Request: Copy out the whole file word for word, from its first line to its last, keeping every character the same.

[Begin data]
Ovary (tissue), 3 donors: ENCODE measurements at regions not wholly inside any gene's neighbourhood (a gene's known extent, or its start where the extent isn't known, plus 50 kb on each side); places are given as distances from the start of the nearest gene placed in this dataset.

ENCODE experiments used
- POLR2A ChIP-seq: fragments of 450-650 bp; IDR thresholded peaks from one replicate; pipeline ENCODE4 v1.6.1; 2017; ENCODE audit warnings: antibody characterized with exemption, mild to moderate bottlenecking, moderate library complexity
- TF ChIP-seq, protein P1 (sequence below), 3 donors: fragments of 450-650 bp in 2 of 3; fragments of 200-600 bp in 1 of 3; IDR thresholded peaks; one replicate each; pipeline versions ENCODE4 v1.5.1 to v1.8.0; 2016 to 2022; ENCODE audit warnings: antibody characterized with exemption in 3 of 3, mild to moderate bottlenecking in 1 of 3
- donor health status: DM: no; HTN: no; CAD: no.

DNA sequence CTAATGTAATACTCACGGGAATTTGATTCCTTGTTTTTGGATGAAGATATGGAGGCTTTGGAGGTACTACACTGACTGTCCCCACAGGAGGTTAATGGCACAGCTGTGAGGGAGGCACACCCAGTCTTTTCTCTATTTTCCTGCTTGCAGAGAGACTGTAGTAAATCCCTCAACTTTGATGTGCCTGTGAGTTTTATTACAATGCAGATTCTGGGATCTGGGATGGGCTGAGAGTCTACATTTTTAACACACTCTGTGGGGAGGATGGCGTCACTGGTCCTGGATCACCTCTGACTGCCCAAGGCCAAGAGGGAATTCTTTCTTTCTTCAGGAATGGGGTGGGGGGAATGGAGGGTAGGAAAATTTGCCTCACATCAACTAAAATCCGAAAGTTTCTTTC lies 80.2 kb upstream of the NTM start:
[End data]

Ovary (tissue), 3 donors: ENCODE measurements at regions not wholly inside any gene's neighbourhood (a gene's known extent, or its start where the extent isn't known, plus 50 kb on each side); places are given as distances from the start of the nearest gene placed in this dataset.

ENCODE experiments used
- POLR2A ChIP-seq: fragments of 450-650 bp; IDR thresholded peaks from one replicate; pipeline ENCODE4 v1.6.1; 2017; ENCODE audit warnings: antibody characterized with exemption, mild to moderate bottlenecking, moderate library complexity
- TF ChIP-seq, protein P1 (sequence below), 3 donors: fragments of 450-650 bp in 2 of 3; fragments of 200-600 bp in 1 of 3; IDR thresholded peaks; one replicate each; pipeline versions ENCODE4 v1.5.1 to v1.8.0; 2016 to 2022; ENCODE audit warnings: antibody characterized with exemption in 3 of 3, mild to moderate bottlenecking in 1 of 3
- donor health status: DM: no; HTN: no; CAD: no.

DNA sequence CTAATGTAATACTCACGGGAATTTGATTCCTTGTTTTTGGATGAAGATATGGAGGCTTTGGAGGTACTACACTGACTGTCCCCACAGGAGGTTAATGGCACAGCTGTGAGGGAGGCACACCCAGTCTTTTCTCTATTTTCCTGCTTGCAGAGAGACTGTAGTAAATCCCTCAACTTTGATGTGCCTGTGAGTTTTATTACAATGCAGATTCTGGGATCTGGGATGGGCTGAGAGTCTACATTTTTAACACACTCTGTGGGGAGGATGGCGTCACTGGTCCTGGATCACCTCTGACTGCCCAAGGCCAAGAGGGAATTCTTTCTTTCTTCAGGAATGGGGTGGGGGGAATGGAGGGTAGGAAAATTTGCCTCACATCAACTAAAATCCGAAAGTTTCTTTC lies 80.2 kb upstream of the NTM start: